- There are 245 books on the list before today's go up.
- They fall across 145 categories/subjects/themes.
- With possibly one exception, every single one posted has resources!

So thank you all for your fantastic work.  We are building a great resource here for parents, teachers, home schoolers, writers, and gift-givers!  That said, I think we have enough of a list going now that we should all be talking this up to everyone we know who might find the resource useful - it's only really great if people are actually  benefitting from it.  So I encourage you all to spread the word in whatever capacity you can.  Tracy (known to many of you as A2ZMommy) is writing a review about it for her local news site today!  You can read it HERE.

Since some bloggers are new to PPBFs, and some people may need a refresher, I'd just like to take a second to remind you all of a few key things:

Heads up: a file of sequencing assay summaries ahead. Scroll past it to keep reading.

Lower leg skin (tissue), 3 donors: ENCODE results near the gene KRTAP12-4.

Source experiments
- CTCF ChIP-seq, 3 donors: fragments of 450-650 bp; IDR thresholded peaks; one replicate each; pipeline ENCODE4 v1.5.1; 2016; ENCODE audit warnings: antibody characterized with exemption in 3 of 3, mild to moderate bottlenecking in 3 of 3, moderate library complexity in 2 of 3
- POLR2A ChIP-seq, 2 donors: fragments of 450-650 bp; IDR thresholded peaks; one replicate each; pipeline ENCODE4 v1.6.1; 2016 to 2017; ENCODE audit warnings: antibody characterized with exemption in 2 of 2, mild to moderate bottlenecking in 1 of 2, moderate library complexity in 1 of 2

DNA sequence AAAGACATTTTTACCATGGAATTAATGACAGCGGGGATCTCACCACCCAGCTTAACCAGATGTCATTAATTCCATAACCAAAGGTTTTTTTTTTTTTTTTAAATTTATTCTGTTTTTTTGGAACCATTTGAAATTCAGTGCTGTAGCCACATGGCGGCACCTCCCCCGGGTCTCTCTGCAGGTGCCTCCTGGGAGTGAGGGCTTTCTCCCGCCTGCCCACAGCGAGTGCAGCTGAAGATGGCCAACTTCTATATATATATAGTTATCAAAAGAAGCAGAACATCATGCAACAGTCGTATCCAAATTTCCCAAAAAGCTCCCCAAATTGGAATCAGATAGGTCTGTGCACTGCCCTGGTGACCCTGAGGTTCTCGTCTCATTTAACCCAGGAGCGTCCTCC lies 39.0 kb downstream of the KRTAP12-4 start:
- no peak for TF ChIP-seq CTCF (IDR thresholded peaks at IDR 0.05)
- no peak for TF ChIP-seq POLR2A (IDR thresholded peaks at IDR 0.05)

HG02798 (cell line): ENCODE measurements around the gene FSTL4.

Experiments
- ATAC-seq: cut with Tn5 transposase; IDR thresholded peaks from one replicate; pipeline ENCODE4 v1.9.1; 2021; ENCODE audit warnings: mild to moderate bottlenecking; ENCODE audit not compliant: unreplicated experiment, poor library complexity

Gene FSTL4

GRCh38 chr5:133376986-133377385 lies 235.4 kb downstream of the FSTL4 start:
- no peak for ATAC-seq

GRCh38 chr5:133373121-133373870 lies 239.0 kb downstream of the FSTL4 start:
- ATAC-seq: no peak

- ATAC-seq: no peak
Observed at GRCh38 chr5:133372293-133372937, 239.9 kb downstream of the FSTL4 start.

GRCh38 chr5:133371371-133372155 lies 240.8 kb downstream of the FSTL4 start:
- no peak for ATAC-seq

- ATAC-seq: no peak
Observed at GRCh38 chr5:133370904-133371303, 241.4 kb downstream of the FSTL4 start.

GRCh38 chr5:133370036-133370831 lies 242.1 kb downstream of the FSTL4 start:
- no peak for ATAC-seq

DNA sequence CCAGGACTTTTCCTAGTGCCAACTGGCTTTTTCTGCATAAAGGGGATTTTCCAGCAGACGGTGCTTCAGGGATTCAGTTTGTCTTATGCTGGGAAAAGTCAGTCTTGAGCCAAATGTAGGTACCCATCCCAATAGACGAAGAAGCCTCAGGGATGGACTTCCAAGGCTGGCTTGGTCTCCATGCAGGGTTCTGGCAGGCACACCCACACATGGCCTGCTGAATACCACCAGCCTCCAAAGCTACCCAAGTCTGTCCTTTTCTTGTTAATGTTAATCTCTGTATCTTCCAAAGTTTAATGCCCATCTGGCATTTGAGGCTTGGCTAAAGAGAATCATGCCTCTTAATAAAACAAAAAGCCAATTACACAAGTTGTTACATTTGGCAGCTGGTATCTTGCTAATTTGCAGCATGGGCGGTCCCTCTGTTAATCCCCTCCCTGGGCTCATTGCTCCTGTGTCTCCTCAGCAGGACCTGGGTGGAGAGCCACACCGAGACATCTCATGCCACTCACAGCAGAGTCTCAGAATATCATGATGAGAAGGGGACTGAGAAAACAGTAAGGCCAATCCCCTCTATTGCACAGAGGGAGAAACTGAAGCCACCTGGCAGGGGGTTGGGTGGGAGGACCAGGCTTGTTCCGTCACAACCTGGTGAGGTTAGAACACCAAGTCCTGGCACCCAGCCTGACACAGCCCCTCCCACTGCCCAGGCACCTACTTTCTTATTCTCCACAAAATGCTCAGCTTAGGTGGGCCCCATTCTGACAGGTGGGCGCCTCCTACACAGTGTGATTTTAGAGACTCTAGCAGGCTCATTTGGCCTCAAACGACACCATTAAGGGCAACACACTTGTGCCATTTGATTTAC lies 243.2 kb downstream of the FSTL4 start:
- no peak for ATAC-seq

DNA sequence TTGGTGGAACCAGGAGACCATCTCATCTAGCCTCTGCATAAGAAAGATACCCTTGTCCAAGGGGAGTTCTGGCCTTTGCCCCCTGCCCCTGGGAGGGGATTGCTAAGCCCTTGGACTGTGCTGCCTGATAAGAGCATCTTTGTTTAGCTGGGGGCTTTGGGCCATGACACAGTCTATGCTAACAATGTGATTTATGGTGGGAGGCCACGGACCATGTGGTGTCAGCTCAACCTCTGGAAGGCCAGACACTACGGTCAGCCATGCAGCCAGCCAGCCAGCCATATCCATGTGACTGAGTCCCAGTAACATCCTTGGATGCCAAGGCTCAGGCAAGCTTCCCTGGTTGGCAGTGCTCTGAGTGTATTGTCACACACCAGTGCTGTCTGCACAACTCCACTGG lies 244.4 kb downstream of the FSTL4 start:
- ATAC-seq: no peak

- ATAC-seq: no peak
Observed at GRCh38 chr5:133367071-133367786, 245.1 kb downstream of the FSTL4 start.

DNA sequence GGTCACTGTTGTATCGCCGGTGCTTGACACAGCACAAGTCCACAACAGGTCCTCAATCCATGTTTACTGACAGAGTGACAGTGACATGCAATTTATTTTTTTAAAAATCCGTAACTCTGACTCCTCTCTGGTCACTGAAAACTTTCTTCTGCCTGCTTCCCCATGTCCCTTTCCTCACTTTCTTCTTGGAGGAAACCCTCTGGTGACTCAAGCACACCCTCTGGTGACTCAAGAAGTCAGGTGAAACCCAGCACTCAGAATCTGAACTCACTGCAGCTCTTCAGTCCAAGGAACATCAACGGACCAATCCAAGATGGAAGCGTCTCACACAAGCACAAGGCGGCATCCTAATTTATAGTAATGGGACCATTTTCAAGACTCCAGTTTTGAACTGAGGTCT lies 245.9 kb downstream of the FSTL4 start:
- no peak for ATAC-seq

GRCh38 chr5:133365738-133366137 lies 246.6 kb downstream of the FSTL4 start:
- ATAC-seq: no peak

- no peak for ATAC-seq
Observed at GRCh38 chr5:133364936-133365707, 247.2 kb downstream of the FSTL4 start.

1.  Please check the list on the Perfect Picture Book tab before you choose a book to post.  I try hard to keep it updated.  If I'm behind, it's usually only by the previous week's list, so check that too.  We are trying to avoid multiple postings of the same book.

2.  When you add your link to the list, please add the post-specific link (not the general link to your blog.)  It doesn't matter that much for the actual day of posting, but for anyone who comes along afterwards, your link then links to whatever the next post you did was - not the PPB.  And for me going along updating, I then have to search for the post and get the right link for the archive page.

3.  Please only post favorite books WITH RESOURCES!  The resources are what set our list apart from many others.  The resources can be links online or things you make up, but there must be something that people can use to expand their use of the book.  Books without resources will NOT be added to the master list.

4.  Please follow the PPB format (available at the bottom of the Perfect Picture Book tab) as closely as possible.  This allows for consistency across blogs, making it easy for people using the list to find the information they want.